Benjamin Samstein, MDAll the preparation and planning got my mind focused and my spirit strong, at least until the week before surgery. Some personal issues and an awareness of my own weakness when it comes to needles and blood (I faint!) made me start to doubt myself. I was not afraid of the surgery because I trusted my surgeon, Dr. Samstein. But I was afraid that I would have a panic attack and I wouldn’t be able to donate, and that I would let Jen down and myself. Jen and I went in together for our pre-operative appointments. Dr. Samstein explained the surgery — a partially laparoscopic procedure involving removal of my left lobe (about 40% of my liver). I remember sitting there numbly trying to control my rising anxiety. We discussed my issues with needles and agreed that we would decide the morning of surgery whether to have an epidural. Then Dr. Samstein looked at me in a very calm and kind manner and assured me that he takes special care of the living donors. I don’t know what it was exactly, but this sense of calm enveloped me and I felt safe! On the way home I told Jen that I had been afraid, but now I believed everything was going to be fine. And it was!

The morning of the surgery was surreal. Walking into the OR is a strange experience. I opted not to have the epidural, but I did go under anesthesia before having any IV’s inserted. I remember waking up, seeing my family and having them tell me that Jen was ok and then falling back to sleep. The following morning, much to my surprise, there was Jen, IV pole in tow, walking into my room looking strong and full of energy. It is one of my favorite memories! The next four days in the hospital passed quickly. I was never really in pain because it was well managed. There was discomfort at the site of the scar, but most of my time was spent sleeping. I was glad to get home and shower and sleep in my own bed. I continued on painkillers for about a week and then would take Tylenol just at night for another few days. I started walking around the block. Friends would drop off food and we would venture a little further each day. I remained tired. There is deep fatigue as your body works to regrow the liver, but within five weeks it had dissipated and I resumed my normal activities. I do not work outside of the home but keep busy with my children’s activities and volunteering.

Jen was in the hospital for two weeks with a small infection. She had some difficulty initially adjusting to the medications but has since done well. She returned to college and graduated in January 2011. She is working now and plans to return to school in September for her Masters. Often when we run into someone in town who has heard the story, they are surprised to see how well Jen looks.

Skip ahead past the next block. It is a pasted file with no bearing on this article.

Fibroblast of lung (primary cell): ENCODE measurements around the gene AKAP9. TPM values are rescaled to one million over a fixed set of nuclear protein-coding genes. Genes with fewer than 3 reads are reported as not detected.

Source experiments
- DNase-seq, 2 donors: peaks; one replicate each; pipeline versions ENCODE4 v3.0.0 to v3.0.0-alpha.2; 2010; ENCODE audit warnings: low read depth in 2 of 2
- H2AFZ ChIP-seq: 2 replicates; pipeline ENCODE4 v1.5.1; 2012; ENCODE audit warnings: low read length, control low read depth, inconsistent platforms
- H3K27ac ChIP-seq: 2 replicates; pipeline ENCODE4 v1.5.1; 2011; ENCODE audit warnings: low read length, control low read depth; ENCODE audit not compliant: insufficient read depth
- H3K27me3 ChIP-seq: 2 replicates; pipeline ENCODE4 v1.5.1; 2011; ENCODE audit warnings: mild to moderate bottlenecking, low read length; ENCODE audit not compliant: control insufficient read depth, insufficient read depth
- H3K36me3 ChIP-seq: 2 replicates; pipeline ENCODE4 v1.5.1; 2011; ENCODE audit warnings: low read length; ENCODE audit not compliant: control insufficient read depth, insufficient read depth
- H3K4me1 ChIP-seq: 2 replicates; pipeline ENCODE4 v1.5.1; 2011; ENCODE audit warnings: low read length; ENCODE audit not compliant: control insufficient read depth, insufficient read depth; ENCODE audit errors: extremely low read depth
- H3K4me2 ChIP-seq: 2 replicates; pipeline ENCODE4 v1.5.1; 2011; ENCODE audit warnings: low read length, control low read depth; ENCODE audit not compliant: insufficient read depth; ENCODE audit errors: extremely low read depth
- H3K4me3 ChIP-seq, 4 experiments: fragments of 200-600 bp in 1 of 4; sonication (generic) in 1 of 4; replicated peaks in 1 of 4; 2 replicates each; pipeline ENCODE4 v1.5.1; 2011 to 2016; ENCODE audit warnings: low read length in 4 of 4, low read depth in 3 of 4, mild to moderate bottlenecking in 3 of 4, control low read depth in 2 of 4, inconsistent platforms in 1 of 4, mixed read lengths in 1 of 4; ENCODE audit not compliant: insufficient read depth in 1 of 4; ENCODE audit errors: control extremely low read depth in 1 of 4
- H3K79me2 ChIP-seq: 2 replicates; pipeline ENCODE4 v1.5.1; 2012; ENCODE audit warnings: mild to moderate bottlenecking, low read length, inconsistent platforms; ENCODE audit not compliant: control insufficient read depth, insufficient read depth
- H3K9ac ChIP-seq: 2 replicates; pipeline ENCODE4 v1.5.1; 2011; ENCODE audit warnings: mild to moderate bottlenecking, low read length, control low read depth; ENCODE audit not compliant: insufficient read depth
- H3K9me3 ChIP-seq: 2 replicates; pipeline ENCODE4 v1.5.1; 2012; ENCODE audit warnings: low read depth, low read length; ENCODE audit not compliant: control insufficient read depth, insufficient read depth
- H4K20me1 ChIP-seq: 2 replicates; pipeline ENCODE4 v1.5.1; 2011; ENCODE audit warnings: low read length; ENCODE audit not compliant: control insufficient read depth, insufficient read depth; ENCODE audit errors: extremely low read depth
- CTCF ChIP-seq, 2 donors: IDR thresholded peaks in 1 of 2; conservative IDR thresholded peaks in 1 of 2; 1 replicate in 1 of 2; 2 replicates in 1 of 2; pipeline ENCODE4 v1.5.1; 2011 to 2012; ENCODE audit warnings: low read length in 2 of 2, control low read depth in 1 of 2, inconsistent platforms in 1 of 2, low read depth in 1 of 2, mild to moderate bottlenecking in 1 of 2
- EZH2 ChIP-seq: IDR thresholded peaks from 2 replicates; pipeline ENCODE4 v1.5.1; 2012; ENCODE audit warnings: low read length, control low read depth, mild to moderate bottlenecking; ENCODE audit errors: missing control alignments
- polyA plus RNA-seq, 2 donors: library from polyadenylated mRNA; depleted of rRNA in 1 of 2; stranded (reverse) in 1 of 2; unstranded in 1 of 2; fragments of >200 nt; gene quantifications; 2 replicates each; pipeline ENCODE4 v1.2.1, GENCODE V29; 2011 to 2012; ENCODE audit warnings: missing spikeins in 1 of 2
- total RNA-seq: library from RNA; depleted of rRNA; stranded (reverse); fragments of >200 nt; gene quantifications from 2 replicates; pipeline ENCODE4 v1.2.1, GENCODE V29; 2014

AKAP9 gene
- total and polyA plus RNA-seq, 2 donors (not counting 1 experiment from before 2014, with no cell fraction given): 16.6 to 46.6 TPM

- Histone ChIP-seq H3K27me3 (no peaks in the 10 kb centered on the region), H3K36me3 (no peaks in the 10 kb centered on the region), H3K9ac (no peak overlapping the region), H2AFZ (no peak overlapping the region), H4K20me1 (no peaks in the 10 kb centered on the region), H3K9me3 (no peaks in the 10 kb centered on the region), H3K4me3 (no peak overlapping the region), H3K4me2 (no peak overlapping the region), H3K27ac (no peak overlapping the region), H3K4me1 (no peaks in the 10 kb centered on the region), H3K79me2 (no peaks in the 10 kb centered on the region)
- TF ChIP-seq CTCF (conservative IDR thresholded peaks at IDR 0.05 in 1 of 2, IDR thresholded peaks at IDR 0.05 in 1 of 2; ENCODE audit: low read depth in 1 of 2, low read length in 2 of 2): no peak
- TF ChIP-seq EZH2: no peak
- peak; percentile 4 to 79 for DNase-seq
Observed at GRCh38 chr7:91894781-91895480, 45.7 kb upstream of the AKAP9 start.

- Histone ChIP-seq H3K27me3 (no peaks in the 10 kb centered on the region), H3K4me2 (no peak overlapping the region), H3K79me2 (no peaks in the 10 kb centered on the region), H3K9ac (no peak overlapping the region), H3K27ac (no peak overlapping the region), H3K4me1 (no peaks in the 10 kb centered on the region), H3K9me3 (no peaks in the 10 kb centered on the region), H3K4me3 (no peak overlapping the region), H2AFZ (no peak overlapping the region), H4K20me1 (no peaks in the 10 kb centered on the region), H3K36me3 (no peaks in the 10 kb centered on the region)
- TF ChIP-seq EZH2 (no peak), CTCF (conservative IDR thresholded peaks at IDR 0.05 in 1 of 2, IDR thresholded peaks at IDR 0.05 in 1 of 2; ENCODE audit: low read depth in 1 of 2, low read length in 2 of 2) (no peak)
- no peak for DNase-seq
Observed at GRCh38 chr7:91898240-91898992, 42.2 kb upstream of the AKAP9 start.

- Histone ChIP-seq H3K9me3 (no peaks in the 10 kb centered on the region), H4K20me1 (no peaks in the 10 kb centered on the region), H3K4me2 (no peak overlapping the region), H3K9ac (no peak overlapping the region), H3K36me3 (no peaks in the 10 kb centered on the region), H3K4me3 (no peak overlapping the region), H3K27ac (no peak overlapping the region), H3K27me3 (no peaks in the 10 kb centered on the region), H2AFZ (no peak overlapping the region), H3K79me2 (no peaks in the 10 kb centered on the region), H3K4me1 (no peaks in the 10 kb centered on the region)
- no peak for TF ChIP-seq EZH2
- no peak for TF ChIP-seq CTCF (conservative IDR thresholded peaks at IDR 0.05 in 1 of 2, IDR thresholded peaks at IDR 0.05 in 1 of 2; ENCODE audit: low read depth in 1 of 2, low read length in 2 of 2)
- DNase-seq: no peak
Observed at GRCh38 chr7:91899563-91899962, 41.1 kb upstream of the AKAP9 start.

What have I learned from this experience? I have learned that I have a strong daughter who faced this adversity with courage and grace. Though I know that this is still the beginning and there will be bumps in the road, she will be okay. The CLDT team will always be there to take care of her.

I discovered my own courage and strength and it has served me well as I travel through this life. I have a renewed appreciation for my own health, and I exercise and eat healthier than I did prior to surgery. I am thankful that I was given the chance to help my daughter. I think we all believe that if a loved one was sick, we would do anything to help them. Living donors get the chance to do just that. We are the lucky ones! That sentiment, and the fact that we would all do it again in a heartbeat, is echoed by all the living donors I have met.

Lastly, I recognize how truly difficult it is to express the gratitude that we feel to all who helped us during this journey. To the family and friends who lovingly surrounded us with their support. To the doctors and nurses who cared for Jen. To the living donor team who safely guided me through this process, especially Dr. Samstein. I know how lucky I was to be on the receiving end of his extraordinary dedication, skill and compassion.

So in an effort to give back and, in some small way, help another family facing this situation, I became a living donor mentor and volunteer on the transplant floor of the hospital. By helping others I hope to honor those who helped us. This can be a long and arduous journey, but with the exceptional care provided by the Center for Liver Disease and Transplantation, support of family and friends, and guidance from those who have gone before, the path is made easier.

Susanne Mullman